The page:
When copying symbolic links from incremental backups, unexpected behavior can occur. For example:

# mkdir 0 1 2
# touch 0/a
# ln 0/a 0/b
# touch 1/a
# ln 1/b 1/a

So directory 0 looks like


And directory 1 looks like


Now we run

# cp -a 0/. 2
# cp -a 1/. 2

The expected/intended behavior would be that directory 2 would be indentical to 1, however it actually contains two links

a -> b
b -> a

This occured in practice when I was copying some rsync backups of a /usr/ directory. The /usr/share/zoneinfo directory has undergone a number of these various symbolic link switches in the last year. It seems that although cp -a does not follow symbolic links in SOURCE, it may be following them in DEST.

Is there a way to get the appropriate result here?

(As an aside, rsync does it correctly, but I want to use the --reflink=always flag of cp as well...)

1 Answer 1


When you do cp -a 1/. 2 it is doing b first, but since b -> a already exists the contents of b are written into a. Then a->b is considered which results in overwriting a with the symbolic link a->b. If you run cp -a 1/. 2 again, you should get "Too many levels of symbolic links".

So, yes, cp follows symbolic links in the destination. You can try --remove-destination which solves the problem correctly for your MWE. However, if you have symlinks as directory components in the destination, they won't be torn down by --remove-destination.

The real question is "why do something like this?" I only ever use cp -a with an empty directory as a target. Also, the filesystems that support --reflink=always also have more elegant ways to clone a directory tree as a backup.

  • Here's the situation in which I was doing this - I have a bunch of rsnapshot style directories (incremental backups via hardlinks) that I am converting to btrfs subvolume snapshots. I create a new snapshot from the oldest existing directory, for example btrfs subvolume create hourly.3, then cp -ax --reflink=always old_ver/hourly.3/. hourly.3, and then create snapshots btrfs subvolume snapshot hourly.3 hourly.2, run an rsync --delete --ignore-existing --ignore-non-existing old/hourly.2/. hourly.2, and then run cp -ax --reflink old_ver/hourly.2/. hourly.2.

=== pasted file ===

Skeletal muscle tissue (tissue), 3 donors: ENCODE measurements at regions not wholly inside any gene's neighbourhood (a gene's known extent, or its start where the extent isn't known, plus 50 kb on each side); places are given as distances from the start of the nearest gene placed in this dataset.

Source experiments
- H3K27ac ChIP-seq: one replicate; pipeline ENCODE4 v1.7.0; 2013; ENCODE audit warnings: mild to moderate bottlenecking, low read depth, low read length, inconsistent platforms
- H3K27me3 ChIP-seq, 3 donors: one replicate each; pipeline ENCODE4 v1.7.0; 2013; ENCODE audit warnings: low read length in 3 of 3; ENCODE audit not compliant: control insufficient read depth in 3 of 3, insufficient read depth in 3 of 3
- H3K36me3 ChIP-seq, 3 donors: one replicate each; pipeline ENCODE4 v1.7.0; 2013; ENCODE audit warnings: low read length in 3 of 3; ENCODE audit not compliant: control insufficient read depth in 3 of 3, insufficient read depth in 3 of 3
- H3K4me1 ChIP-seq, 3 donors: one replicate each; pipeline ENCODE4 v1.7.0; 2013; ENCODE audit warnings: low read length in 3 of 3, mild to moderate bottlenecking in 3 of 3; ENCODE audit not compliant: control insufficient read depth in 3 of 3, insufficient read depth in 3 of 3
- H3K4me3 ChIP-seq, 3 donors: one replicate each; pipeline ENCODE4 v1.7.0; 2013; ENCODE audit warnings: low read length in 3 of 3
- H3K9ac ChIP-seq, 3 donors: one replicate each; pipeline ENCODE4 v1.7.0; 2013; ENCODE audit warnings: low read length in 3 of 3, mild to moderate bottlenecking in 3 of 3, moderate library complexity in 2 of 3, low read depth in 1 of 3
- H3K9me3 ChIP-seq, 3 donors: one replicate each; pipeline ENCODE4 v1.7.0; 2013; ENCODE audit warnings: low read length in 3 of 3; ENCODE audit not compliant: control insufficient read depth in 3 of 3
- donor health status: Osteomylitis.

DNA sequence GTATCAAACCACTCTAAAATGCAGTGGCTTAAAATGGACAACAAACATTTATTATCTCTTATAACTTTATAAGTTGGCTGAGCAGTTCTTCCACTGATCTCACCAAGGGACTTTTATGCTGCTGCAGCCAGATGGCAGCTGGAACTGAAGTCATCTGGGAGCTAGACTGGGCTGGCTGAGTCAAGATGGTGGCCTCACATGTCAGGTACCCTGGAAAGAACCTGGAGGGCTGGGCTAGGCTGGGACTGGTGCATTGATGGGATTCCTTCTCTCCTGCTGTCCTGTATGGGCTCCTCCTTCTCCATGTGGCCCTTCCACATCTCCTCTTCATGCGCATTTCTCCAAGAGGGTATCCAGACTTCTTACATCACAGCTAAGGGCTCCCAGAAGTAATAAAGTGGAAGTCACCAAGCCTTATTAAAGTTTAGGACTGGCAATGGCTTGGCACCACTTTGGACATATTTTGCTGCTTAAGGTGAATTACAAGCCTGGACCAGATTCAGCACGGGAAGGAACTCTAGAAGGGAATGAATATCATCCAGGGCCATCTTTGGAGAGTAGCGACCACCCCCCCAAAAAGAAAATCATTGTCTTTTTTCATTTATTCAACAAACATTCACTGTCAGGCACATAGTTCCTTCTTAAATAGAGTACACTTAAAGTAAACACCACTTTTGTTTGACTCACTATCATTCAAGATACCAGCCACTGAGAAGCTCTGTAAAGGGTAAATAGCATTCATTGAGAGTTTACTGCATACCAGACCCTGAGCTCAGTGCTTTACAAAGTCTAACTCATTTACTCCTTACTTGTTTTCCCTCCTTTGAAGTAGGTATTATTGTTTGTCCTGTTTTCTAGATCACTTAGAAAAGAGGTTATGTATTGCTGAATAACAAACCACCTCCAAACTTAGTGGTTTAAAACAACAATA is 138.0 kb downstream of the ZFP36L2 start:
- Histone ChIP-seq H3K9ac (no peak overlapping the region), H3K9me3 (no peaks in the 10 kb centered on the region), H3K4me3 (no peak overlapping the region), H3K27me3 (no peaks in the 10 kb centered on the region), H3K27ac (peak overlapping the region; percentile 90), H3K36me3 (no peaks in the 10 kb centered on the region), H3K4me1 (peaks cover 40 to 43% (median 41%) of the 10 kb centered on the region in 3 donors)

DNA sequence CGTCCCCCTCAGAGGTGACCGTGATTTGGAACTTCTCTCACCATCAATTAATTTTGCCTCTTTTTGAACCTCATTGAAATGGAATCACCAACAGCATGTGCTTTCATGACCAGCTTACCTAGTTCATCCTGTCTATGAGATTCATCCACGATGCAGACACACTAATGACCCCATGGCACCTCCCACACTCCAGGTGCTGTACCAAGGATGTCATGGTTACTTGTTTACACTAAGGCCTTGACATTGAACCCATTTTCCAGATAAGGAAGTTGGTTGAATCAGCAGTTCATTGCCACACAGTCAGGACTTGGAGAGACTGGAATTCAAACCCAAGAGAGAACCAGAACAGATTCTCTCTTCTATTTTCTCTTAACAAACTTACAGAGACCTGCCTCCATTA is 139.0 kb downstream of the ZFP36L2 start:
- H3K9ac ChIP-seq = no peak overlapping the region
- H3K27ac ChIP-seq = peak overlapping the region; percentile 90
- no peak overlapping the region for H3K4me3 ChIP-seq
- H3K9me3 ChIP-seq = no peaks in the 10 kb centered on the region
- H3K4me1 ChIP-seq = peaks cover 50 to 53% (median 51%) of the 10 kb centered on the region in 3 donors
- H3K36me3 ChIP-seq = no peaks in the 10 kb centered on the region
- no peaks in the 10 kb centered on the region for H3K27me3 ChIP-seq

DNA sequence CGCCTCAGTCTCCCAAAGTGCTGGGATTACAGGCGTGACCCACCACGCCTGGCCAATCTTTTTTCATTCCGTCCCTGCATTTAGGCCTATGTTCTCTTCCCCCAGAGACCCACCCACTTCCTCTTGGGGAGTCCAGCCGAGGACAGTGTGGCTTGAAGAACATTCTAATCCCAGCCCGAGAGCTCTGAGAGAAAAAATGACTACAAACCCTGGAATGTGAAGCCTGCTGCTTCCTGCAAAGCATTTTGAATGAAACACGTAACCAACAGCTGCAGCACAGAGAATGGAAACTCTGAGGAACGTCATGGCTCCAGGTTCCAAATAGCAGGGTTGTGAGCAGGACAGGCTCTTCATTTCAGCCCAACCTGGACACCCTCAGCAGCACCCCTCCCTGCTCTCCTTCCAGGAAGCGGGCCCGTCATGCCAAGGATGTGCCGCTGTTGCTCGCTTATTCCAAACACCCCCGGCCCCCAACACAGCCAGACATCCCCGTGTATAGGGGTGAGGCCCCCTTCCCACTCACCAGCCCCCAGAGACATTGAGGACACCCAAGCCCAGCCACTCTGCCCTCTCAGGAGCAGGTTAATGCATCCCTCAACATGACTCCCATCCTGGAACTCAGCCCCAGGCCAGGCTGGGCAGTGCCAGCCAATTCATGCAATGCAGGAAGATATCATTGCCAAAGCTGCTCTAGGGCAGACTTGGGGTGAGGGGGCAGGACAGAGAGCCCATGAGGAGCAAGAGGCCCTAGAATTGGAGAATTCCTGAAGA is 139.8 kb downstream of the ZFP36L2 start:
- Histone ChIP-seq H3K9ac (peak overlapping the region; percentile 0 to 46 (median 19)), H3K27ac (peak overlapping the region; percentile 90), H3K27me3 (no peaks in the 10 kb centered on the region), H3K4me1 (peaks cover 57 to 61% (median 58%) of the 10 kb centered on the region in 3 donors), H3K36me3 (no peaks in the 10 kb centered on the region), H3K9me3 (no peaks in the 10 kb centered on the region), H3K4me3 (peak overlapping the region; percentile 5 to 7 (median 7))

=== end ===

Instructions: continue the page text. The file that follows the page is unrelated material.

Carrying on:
– mboratko
    Commented Jan 26, 2017 at 4:26
  • I believe I had a misinterpretation that the btrfs subvolume snapshot SOURCE DEST command was doing something "fancier" than it was. It seems to me that an almost identical amount of space is saved by simply creating individual subvolumes out of the existing folders (since many of the files therein were hardlinked, btrfs still conserves the space when cp -ax --reflink=always is used) so I can simply convert each folder in turn, rather than "link them" using the snapshot feature.
    – mboratko
    Commented Jan 26, 2017 at 4:58
  • I'll accept this as the answer, which is basically that yes, cp does have this behavior, and that's that. I disagree with the "why do something like this?" both in practice (I gave the example of why I am using it this way above which, while perhaps unconventional, is not all that crazy, and might still be relevant on non-btrfs systems) and in theory. In particular, I'd question why cp "does something like this" itself :)
    – mboratko
    Commented Jan 29, 2017 at 1:15

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